Thomson Reuters recommended its Redaction Services offering, which ensures accuracy by utilizing cutting-edge technology and a team of verification specialists that ensure all data is handled properly. The service eliminates the need for government agencies like Ft. Bend County to add temporary staff to redact historical records. Thomson Reuters also ensures compliance with legislative mandates.
“The key feature of their offering that appealed to us most was the accuracy,” Wilson said. “We simply had to find every piece of data that needed to be redacted. It only takes one miss to create a major problem.”
The Deployment: Thomson Reuters Redacts 12-Million Document Pages In 12 Months
Once the project was formally launched, Thomson Reuters assigned 50 reviewers to the project that reviewed the 12-million documents after they were scanned and redacted by their Redaction Services software. The work was performed at Thomson Reuters offices with document images transferred back-and-forth with Ft. Bend County via hard drive and CD swaps as well as online data uploads. With the redaction scanning technology and the professional resources that were applied, the entire project was completed in 12 months.
“Thomson Reuters also met with us on a weekly basis to review the progress of the project so we could be sure that things stayed on schedule,” Wilson said. “They provided detailed reports that showed lisitings of all the pages on which PINs had been redacted.”
The project presented a high level of complexity since many of the older county records included content written by hand and printouts that were not as clean as documents are today. Some of the images also included copy that appeared in the margins, which can be difficult to scan properly, and Thomson Reuters had to adjust for documents with templates and formats that had changed over time. But the technology they deployed, supported by the verification of the document specialists, made sure all 12-million pages were properly redacted.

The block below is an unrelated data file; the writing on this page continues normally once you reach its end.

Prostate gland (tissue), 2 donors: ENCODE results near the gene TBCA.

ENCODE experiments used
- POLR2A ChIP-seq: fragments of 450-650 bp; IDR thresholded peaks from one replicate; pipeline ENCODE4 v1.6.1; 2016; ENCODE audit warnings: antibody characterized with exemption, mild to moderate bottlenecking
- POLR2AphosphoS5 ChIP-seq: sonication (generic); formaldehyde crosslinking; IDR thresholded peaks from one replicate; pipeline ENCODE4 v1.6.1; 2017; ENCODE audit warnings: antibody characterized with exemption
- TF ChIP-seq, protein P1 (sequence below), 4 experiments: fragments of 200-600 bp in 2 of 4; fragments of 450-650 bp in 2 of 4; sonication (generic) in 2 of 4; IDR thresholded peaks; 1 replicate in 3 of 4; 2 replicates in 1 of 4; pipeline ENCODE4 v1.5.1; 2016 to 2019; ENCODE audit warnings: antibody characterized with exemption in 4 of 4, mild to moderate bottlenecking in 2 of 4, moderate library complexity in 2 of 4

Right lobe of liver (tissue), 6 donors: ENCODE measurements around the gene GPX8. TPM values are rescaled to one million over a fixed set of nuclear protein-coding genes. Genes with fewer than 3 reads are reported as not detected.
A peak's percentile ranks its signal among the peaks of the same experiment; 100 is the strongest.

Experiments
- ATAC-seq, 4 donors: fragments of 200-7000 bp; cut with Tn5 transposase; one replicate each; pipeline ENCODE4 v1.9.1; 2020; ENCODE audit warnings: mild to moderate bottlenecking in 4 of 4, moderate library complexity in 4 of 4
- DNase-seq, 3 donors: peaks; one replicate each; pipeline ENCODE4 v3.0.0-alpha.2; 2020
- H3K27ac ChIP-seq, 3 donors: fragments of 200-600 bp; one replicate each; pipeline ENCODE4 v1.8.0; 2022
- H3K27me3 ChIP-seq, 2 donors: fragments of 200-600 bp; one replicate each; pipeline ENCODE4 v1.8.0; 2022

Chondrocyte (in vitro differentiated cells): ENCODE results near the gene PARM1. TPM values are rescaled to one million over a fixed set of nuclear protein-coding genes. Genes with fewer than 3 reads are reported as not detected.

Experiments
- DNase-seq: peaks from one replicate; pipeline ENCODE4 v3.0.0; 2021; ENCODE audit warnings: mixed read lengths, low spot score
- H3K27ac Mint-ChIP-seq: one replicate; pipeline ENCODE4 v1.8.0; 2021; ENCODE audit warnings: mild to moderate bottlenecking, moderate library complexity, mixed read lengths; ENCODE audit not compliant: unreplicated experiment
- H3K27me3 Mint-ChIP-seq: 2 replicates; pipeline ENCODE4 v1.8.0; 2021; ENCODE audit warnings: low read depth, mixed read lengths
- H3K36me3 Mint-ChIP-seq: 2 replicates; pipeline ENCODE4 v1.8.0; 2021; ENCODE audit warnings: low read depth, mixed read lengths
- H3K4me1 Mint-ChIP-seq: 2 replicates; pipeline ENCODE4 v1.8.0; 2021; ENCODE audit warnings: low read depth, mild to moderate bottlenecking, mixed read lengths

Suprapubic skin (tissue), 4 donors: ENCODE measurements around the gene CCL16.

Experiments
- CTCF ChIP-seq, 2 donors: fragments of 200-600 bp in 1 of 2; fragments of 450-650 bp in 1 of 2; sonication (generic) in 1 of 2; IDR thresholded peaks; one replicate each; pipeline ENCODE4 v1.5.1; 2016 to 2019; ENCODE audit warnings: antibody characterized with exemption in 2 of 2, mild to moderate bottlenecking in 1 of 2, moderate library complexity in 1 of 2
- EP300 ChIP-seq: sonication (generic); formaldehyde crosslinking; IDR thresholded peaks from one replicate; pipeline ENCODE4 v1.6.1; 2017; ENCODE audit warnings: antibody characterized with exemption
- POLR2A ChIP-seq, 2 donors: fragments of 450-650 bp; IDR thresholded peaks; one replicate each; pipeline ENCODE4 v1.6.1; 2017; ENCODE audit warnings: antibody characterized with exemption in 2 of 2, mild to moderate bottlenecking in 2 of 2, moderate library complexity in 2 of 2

The Benefits: Citizen PIN Information Remains Safe From Identity Theft
“Before we launched the redaction project, we received about a dozen calls every month from citizens concerned about the privacy of their PINs,” Wilson said. “But since deploying the solution, those calls are very rare, and we have yet to come across a record that was not properly redacted.”
Wilson added that this type of project—given the scope of the 12 million pages that had to be reviewed for social security numbers, driver’s licenses and bank account numbers—would have been impossible for her staff to take-on internally. “Like most counties, we simply don’t have enough time with all of our day-to-day responsibilities,” Wilson said. “We also did not have the sufficient technology and physical space that would be required.”
The public’s comfort level in knowing their PIN information is safe from people who might try to do them harm is the biggest benefit according to Wilson. But she also adds it’s a comfort to her as the county clerk and to her staff knowing they are not allowing PIN information to leak out.
“It is also an impressive accomplishment to complete a project of this magnitude quickly and accurately with a reasonable budget,” Wilson added. “And even if we found a way to do the same thing internally, we probably would not have achieved as high of a success rate in terms of accuracy.”
With the redaction of historical land-transaction records completed, Ft. Bend County then took-over on its own with internal resources utilizing the Thomson Reuters records management software to redact current-day documents as they are created. “The process flows smoothly,” Wilson said. “We just scan and redact documents as they are created, and because the software is very accurate, our staff just needs to do a quick verification. Thomson Reuters saves us a lot of time compared to trying to redact documents manually.”